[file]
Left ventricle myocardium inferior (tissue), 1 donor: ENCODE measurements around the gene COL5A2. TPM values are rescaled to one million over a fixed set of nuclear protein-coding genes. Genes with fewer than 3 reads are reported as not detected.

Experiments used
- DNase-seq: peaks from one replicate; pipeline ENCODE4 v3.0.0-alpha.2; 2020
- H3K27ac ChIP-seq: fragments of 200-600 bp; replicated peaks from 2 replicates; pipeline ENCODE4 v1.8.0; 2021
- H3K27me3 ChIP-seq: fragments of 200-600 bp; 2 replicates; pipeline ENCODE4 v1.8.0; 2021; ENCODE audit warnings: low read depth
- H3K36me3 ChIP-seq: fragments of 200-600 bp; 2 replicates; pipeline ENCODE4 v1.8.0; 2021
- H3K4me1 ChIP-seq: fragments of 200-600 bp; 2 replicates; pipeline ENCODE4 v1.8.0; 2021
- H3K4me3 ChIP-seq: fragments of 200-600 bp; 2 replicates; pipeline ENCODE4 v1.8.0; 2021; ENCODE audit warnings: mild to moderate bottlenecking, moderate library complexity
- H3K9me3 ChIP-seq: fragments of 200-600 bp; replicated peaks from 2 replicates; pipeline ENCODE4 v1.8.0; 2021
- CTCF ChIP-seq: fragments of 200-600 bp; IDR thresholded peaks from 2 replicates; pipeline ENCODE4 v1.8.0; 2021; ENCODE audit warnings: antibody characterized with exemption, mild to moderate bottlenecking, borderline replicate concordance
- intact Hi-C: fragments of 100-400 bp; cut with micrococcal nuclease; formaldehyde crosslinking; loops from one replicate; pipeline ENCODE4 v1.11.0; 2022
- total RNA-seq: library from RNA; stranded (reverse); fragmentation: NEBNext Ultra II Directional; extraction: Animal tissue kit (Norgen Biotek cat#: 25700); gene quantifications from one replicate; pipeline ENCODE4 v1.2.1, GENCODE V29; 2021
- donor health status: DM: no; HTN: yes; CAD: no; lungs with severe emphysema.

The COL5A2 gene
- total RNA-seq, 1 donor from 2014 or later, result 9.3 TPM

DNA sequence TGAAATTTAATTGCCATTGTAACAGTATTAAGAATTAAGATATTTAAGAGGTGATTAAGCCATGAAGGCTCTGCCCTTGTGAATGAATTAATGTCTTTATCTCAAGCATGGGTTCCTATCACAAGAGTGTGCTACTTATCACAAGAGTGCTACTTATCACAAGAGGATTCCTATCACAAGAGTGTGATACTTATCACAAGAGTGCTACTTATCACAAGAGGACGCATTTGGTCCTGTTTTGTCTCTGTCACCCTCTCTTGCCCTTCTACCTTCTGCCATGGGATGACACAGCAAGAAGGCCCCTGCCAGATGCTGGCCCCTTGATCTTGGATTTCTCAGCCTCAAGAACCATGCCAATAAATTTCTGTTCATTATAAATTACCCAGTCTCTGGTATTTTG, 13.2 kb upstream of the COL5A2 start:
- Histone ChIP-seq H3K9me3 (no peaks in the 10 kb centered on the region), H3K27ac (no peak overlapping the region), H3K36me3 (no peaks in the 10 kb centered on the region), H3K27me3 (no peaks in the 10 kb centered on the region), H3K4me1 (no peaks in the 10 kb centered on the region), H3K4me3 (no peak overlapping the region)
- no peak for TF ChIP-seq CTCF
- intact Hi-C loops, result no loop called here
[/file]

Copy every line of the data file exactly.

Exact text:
Left ventricle myocardium inferior (tissue), 1 donor: ENCODE measurements around the gene COL5A2. TPM values are rescaled to one million over a fixed set of nuclear protein-coding genes. Genes with fewer than 3 reads are reported as not detected.

Experiments used
- DNase-seq: peaks from one replicate; pipeline ENCODE4 v3.0.0-alpha.2; 2020
- H3K27ac ChIP-seq: fragments of 200-600 bp; replicated peaks from 2 replicates; pipeline ENCODE4 v1.8.0; 2021
- H3K27me3 ChIP-seq: fragments of 200-600 bp; 2 replicates; pipeline ENCODE4 v1.8.0; 2021; ENCODE audit warnings: low read depth
- H3K36me3 ChIP-seq: fragments of 200-600 bp; 2 replicates; pipeline ENCODE4 v1.8.0; 2021
- H3K4me1 ChIP-seq: fragments of 200-600 bp; 2 replicates; pipeline ENCODE4 v1.8.0; 2021
- H3K4me3 ChIP-seq: fragments of 200-600 bp; 2 replicates; pipeline ENCODE4 v1.8.0; 2021; ENCODE audit warnings: mild to moderate bottlenecking, moderate library complexity
- H3K9me3 ChIP-seq: fragments of 200-600 bp; replicated peaks from 2 replicates; pipeline ENCODE4 v1.8.0; 2021
- CTCF ChIP-seq: fragments of 200-600 bp; IDR thresholded peaks from 2 replicates; pipeline ENCODE4 v1.8.0; 2021; ENCODE audit warnings: antibody characterized with exemption, mild to moderate bottlenecking, borderline replicate concordance
- intact Hi-C: fragments of 100-400 bp; cut with micrococcal nuclease; formaldehyde crosslinking; loops from one replicate; pipeline ENCODE4 v1.11.0; 2022
- total RNA-seq: library from RNA; stranded (reverse); fragmentation: NEBNext Ultra II Directional; extraction: Animal tissue kit (Norgen Biotek cat#: 25700); gene quantifications from one replicate; pipeline ENCODE4 v1.2.1, GENCODE V29; 2021
- donor health status: DM: no; HTN: yes; CAD: no; lungs with severe emphysema.

The COL5A2 gene
- total RNA-seq, 1 donor from 2014 or later, result 9.3 TPM

DNA sequence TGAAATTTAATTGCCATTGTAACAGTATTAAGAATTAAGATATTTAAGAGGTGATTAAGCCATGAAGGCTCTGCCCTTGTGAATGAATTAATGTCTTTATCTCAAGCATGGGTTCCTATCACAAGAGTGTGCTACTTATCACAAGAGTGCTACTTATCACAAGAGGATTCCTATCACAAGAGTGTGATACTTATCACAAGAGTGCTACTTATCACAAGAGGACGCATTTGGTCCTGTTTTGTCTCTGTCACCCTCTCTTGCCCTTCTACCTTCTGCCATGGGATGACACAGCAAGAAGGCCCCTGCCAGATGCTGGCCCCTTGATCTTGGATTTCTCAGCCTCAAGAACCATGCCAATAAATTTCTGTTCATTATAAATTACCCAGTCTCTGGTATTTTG, 13.2 kb upstream of the COL5A2 start:
- Histone ChIP-seq H3K9me3 (no peaks in the 10 kb centered on the region), H3K27ac (no peak overlapping the region), H3K36me3 (no peaks in the 10 kb centered on the region), H3K27me3 (no peaks in the 10 kb centered on the region), H3K4me1 (no peaks in the 10 kb centered on the region), H3K4me3 (no peak overlapping the region)
- no peak for TF ChIP-seq CTCF
- intact Hi-C loops, result no loop called here